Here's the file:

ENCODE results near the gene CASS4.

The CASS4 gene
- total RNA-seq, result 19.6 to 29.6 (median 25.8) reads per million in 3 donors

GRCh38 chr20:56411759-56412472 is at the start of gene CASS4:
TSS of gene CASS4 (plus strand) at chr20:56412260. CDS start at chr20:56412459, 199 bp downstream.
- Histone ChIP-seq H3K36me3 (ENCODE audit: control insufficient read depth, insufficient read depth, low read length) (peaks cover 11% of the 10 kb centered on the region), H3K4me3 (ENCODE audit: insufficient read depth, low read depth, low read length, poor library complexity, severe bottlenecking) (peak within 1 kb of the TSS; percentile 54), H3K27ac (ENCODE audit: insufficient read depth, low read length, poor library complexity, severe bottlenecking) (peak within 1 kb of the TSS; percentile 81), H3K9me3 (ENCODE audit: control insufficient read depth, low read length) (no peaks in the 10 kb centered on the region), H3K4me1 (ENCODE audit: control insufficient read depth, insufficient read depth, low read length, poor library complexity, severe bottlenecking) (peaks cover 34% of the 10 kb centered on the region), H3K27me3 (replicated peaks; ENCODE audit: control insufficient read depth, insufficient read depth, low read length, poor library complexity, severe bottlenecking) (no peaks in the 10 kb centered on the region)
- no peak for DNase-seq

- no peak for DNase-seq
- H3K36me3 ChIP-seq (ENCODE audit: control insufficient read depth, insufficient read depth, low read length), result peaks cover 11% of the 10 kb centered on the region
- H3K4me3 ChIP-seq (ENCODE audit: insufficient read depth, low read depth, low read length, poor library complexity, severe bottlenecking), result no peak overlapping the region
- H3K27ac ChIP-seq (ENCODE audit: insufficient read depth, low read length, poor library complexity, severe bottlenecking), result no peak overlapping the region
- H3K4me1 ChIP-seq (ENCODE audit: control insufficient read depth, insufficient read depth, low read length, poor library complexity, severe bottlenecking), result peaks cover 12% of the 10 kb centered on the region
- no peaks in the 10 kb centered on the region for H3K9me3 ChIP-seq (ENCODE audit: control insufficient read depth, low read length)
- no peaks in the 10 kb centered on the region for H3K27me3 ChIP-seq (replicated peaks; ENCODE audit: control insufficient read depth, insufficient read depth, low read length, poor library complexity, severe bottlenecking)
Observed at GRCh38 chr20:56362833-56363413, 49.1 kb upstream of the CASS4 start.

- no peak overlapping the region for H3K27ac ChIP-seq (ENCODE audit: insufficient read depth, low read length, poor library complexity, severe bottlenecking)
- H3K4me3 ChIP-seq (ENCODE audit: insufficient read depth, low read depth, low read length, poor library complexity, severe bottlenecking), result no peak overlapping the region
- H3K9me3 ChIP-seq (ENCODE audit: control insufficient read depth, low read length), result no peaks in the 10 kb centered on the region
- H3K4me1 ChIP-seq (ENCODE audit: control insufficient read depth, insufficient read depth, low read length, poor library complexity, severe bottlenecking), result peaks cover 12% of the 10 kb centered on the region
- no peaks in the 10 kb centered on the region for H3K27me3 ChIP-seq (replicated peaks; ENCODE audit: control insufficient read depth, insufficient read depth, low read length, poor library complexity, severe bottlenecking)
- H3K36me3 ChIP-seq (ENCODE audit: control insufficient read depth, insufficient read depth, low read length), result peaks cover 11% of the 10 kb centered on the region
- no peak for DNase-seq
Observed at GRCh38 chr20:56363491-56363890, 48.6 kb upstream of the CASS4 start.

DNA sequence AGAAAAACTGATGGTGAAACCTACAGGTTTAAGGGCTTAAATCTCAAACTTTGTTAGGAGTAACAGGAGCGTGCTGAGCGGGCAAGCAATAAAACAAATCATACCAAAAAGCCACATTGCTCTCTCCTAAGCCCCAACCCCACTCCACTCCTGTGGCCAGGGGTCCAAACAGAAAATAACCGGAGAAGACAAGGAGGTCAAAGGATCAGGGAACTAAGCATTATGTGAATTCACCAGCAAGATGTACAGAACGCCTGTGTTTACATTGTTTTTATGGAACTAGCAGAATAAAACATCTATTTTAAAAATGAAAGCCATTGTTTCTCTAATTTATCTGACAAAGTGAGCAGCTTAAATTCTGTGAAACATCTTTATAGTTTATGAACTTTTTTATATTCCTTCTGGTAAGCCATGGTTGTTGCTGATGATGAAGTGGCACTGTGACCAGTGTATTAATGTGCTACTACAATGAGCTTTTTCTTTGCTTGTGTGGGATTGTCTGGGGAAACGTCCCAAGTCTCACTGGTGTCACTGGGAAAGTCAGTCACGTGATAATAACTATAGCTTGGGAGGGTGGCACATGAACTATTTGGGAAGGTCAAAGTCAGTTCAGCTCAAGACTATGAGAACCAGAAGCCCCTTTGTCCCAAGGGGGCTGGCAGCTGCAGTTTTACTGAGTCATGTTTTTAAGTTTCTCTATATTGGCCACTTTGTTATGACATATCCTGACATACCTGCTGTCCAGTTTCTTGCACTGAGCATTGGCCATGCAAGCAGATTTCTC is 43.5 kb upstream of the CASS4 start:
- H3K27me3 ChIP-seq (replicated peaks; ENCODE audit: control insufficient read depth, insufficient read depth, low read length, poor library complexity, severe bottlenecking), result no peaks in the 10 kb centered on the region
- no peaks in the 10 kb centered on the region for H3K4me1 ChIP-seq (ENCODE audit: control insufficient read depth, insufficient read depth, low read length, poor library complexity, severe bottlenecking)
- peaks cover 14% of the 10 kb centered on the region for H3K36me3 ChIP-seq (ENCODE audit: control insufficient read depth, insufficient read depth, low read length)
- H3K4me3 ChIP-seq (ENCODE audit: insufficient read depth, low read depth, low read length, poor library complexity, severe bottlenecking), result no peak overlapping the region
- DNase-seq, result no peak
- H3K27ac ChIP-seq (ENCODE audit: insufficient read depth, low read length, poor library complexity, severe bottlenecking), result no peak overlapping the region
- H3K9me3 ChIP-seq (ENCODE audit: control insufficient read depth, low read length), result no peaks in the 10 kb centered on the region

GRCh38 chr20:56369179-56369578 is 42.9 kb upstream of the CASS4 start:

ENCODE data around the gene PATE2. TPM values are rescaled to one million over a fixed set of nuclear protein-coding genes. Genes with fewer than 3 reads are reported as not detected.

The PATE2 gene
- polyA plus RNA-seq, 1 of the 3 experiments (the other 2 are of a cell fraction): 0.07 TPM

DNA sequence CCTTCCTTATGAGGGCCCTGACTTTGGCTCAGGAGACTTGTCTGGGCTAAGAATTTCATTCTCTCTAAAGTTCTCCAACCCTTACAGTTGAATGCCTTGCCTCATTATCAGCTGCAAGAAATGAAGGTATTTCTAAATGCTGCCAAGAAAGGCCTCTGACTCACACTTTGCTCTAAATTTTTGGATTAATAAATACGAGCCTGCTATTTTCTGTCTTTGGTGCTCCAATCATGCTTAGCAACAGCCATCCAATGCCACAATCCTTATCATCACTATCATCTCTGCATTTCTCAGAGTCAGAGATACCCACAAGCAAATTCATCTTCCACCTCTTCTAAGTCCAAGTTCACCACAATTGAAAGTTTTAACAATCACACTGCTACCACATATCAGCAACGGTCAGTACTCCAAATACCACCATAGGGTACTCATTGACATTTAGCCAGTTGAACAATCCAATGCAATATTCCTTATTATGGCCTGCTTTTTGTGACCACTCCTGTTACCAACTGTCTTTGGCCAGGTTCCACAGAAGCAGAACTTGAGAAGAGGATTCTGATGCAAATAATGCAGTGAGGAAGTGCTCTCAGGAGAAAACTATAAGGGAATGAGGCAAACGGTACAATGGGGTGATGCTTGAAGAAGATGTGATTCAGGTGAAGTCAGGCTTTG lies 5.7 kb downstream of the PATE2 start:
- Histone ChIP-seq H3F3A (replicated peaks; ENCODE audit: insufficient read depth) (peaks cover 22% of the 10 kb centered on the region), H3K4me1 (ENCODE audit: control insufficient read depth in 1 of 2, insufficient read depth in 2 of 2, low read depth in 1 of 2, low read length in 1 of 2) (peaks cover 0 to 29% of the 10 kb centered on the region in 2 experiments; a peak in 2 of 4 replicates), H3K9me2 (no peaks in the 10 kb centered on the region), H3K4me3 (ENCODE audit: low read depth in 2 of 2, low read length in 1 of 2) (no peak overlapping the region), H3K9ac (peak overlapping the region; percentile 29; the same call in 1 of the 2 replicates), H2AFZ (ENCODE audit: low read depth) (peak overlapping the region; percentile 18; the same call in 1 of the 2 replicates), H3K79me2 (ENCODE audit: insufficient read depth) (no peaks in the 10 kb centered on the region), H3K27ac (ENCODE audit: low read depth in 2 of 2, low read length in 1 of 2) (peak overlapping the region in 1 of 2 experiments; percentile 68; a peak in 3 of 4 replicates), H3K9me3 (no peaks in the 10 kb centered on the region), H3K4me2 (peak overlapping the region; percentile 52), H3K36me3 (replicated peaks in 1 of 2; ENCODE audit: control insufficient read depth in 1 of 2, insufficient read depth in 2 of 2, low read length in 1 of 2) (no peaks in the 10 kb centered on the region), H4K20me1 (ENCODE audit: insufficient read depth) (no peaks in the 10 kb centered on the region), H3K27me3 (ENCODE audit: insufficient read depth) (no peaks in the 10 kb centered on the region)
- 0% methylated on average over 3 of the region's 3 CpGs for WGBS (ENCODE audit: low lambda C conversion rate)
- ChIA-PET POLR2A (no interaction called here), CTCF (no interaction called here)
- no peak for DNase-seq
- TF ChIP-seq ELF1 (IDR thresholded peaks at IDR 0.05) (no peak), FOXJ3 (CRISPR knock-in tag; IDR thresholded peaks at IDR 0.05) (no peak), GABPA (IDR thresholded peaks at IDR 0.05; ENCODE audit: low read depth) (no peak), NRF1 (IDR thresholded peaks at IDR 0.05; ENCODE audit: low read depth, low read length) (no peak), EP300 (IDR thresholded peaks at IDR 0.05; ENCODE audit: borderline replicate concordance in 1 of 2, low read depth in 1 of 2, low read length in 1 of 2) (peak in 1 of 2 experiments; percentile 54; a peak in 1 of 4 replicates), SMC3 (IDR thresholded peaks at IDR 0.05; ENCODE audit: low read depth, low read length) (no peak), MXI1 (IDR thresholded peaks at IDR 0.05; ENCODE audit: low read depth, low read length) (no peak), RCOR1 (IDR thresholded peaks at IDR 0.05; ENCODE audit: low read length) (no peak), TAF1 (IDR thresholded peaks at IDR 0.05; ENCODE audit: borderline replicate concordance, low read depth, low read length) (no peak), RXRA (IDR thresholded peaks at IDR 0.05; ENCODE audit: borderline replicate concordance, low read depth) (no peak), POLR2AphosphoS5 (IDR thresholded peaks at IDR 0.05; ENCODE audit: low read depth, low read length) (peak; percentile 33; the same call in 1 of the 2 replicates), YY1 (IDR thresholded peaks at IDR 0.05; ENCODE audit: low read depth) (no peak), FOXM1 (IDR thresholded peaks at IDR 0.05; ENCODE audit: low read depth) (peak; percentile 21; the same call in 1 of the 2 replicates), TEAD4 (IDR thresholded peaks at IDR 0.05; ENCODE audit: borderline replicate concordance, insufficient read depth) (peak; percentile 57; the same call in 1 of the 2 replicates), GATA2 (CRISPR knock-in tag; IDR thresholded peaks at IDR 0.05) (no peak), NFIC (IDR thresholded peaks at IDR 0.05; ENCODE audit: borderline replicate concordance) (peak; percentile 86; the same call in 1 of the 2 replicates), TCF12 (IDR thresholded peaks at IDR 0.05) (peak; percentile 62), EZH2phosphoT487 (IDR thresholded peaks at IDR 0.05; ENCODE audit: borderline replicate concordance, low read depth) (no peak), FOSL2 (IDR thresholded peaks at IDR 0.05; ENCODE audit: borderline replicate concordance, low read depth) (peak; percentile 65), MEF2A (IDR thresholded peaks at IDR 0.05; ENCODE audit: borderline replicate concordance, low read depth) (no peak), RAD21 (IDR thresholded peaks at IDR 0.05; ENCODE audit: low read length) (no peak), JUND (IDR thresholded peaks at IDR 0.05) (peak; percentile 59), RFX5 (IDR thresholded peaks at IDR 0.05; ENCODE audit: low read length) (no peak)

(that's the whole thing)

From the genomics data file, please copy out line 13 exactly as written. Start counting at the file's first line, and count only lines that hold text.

- no peaks in the 10 kb centered on the region for H3K9me3 ChIP-seq (ENCODE audit: control insufficient read depth, low read length)